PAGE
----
The toolbox also contains the rookctl tool as required in the File System and Object walkthroughs, or a simplified walkthrough of block, file and object storage. In the near future, rookctl will not be required for kubernetes scenarios.


    Each Rook cluster has some built in metrics collectors/exporters for monitoring with Prometheus. To learn how to set up monitoring for your Rook cluster, you can follow the steps in the monitoring guide.


    To clean up all the artifacts created by the demo, first cleanup the resources from the block, file, and object walkthroughs (unmount volumes, delete volume claims, etc), then run the following:

    kubectl delete -f rook-operator.yaml
    kubectl delete -n rook cluster rook
    kubectl delete -n rook serviceaccount rook-api
    kubectl delete clusterrole rook-api
    kubectl delete clusterrolebinding rook-api
    kubectl delete thirdpartyresources cluster.rook.io pool.rook.io  # ignore errors if on K8s 1.7+
    kubectl delete crd clusters.rook.io pools.rook.io  # ignore errors if on K8s 1.5 and 1.6
    kubectl delete secret rook-rook-user
    kubectl delete namespace rook

    If you modified the demo settings, additional cleanup is up to you for devices, host paths, etc.


    With Rook running in the Kubernetes cluster, Kubernetes applications can mount block devices and filesystems managed by Rook, or can use the S3/Swift API for object storage. The Rook operator automates configuration of the Ceph storage components and monitors the cluster to ensure the storage remains available and healthy. There is also a REST API service for configuring the Rook storage and a command line tool called rookctl.

    Rook Architecture on Kubernetes

    The Rook operator is a simple container that has all that is needed to bootstrap and monitor the storage cluster. The operator will start and monitor ceph monitor pods and a daemonset for the OSDs, which provides basic RADOS storage as well as a deployment for a RESTful API service. When requested through the api service, object storage (S3/Swift) is enabled by starting a deployment for RGW, while a shared file system is enabled with a deployment for MDS.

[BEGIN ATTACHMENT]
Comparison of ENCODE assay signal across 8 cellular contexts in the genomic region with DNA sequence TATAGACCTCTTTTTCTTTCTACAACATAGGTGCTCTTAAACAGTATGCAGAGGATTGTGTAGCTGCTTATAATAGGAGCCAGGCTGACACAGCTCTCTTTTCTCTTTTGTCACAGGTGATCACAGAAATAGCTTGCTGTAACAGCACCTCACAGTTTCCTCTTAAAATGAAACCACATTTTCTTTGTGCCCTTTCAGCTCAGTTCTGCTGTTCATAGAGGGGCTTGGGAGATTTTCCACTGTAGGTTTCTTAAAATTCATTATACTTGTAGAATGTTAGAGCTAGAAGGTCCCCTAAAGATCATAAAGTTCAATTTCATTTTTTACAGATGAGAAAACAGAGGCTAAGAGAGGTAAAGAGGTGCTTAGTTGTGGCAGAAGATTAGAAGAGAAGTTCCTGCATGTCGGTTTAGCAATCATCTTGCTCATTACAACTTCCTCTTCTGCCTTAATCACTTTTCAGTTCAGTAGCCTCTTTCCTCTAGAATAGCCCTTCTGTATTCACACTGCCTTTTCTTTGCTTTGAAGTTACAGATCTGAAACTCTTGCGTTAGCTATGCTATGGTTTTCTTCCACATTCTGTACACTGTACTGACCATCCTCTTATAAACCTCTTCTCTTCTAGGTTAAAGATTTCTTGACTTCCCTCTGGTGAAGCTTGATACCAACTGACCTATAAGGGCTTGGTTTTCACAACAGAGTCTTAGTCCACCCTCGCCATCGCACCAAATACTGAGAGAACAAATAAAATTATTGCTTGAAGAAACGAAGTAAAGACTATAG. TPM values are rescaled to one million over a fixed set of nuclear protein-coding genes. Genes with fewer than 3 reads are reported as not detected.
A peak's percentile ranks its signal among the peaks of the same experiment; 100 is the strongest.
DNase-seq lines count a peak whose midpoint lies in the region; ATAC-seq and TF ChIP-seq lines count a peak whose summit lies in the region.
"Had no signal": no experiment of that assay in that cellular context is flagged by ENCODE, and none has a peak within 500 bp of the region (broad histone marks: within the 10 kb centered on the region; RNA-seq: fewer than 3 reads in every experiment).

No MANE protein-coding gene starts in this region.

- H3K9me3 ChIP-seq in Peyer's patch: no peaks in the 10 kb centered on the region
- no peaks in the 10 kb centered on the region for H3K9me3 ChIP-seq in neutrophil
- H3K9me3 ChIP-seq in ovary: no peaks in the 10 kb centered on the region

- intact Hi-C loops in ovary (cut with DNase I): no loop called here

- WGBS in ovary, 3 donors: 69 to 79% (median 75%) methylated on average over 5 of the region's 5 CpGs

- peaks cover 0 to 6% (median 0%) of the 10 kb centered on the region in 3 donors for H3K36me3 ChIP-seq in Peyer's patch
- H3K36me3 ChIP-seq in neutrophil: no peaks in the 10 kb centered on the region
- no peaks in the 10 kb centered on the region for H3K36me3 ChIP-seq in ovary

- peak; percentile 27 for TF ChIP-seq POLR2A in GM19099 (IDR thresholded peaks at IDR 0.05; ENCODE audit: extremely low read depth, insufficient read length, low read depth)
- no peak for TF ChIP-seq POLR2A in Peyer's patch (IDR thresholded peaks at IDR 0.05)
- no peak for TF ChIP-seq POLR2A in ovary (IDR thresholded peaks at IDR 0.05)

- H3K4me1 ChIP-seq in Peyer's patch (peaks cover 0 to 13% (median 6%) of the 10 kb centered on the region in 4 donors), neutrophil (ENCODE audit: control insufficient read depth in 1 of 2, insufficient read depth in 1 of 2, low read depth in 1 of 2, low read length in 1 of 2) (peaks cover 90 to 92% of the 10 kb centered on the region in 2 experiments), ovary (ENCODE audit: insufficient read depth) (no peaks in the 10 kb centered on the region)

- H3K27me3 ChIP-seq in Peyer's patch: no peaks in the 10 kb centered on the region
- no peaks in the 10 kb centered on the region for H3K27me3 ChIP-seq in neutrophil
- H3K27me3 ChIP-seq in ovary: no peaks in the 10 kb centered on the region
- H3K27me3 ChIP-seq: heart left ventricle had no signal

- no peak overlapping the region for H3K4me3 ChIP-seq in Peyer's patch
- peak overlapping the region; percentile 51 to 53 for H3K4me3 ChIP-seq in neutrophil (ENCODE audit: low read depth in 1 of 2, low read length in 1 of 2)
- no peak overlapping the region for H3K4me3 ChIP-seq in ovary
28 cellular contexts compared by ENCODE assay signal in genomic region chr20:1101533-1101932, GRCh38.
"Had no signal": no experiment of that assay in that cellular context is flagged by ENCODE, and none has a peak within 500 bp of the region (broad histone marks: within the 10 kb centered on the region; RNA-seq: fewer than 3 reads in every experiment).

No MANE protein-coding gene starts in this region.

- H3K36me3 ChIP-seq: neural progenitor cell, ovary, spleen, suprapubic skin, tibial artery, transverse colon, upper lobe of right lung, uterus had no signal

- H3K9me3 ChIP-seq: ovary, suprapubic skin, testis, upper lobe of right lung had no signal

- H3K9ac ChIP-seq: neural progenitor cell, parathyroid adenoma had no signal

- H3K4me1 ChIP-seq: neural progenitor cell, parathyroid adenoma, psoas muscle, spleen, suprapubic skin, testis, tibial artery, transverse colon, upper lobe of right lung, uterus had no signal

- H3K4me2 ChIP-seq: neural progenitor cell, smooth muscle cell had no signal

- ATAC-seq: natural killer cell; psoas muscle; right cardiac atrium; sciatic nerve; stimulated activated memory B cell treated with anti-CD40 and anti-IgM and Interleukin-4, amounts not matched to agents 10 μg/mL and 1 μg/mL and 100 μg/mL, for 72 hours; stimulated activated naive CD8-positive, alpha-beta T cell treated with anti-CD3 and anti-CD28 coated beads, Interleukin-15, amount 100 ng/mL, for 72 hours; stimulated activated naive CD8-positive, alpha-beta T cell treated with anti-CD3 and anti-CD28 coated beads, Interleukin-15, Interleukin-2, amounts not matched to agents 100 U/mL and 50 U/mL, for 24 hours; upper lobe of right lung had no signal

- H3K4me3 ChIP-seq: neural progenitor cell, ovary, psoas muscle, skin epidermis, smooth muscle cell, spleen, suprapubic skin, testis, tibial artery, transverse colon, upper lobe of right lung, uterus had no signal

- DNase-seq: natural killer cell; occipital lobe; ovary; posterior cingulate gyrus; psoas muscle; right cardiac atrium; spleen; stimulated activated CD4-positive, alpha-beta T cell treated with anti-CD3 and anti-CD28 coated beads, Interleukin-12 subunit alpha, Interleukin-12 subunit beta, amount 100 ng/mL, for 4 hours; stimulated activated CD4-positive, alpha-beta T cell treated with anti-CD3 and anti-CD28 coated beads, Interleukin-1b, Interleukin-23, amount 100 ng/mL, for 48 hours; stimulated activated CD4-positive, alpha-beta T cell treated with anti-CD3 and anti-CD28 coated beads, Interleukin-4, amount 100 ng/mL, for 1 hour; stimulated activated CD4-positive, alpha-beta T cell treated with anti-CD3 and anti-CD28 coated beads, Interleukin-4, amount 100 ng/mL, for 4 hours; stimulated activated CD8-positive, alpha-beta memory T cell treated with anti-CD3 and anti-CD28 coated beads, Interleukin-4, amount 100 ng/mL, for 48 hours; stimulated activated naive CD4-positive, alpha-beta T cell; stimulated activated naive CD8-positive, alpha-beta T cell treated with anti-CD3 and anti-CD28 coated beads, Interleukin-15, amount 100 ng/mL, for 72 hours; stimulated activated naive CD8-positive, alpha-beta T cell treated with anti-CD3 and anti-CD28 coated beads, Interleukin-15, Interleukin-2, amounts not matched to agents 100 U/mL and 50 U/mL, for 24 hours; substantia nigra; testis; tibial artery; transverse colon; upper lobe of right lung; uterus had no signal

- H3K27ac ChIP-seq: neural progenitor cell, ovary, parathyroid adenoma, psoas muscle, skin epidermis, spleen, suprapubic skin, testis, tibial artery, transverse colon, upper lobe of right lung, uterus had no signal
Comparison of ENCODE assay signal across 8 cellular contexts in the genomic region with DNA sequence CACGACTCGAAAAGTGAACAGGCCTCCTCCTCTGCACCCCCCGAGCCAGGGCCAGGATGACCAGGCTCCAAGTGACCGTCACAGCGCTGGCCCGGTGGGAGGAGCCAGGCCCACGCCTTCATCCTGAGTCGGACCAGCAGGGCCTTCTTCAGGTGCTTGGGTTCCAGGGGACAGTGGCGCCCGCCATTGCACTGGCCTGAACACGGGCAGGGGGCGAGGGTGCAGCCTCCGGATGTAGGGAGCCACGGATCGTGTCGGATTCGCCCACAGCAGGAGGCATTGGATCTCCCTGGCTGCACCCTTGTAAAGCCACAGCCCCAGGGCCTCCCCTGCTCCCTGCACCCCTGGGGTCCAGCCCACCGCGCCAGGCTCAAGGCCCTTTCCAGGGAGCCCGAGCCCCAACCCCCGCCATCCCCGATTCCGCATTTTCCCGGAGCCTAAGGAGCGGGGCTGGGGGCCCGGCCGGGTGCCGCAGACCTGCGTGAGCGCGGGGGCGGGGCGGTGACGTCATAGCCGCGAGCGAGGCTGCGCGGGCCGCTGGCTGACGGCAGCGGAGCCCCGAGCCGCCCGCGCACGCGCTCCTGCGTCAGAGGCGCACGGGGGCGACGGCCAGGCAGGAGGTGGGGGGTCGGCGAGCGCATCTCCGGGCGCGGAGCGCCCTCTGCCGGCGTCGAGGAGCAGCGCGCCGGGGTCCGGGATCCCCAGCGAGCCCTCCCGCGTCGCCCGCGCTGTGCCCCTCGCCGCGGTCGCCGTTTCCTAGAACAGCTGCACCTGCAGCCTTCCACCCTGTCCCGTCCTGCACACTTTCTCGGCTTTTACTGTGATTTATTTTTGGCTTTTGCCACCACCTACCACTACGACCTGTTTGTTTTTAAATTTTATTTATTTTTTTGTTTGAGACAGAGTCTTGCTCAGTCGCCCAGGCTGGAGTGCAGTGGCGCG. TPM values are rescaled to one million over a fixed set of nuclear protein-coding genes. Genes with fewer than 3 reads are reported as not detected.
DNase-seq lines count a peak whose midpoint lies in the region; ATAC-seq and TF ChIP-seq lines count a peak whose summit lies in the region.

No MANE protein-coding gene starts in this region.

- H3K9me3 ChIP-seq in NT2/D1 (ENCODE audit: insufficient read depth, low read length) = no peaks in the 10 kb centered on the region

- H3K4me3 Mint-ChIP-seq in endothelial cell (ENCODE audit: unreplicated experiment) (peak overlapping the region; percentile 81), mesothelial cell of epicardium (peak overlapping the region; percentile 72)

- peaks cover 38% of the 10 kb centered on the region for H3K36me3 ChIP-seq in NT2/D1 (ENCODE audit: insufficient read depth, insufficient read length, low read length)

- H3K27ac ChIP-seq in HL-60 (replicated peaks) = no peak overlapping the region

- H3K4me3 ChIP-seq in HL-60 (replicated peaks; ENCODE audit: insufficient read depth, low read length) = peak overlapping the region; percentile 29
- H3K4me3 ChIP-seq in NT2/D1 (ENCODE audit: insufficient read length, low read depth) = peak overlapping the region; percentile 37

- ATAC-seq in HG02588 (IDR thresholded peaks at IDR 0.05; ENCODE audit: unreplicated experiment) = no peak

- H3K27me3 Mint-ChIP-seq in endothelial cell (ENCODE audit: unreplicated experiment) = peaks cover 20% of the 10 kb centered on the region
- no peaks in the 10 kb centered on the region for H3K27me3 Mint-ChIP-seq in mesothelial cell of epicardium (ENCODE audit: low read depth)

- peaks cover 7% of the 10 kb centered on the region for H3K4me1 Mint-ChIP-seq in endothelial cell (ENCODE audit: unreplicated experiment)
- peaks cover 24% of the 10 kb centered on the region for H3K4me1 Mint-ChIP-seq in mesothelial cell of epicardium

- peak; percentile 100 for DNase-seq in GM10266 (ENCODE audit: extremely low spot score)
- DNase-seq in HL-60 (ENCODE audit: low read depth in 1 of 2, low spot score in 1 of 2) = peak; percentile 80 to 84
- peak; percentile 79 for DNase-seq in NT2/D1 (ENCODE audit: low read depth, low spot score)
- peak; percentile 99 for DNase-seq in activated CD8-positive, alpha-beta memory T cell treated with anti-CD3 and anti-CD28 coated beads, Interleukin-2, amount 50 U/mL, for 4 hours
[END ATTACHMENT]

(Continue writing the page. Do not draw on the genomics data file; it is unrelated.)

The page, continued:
The operator will monitor the storage daemons to ensure the cluster is healthy. Ceph mons will be started or failed over when necessary, and other adjustments are made as the cluster grows or shrinks. The operator will also watch for desired state changes requested by the api service and apply the changes.

    The Rook daemons (Mons, OSDs, MGR, RGW, and MDS) are compiled to a single binary rook, and included in a minimal container. The rook container includes Ceph daemons and tools to manage and store all data – there are no changes to the data path. Rook does not attempt to maintain full fidelity with Ceph. Many of the Ceph concepts like placement groups and crush maps are hidden so you don’t have to worry about them. Instead Rook creates a much simplified UX for admins that is in terms of physical resources, pools, volumes, filesystems, and buckets.

    Rook is implemented in golang. Ceph is implemented in C++ where the data path is highly optimized. We believe this combination offers the best of both worlds.

    See Design wiki for more details.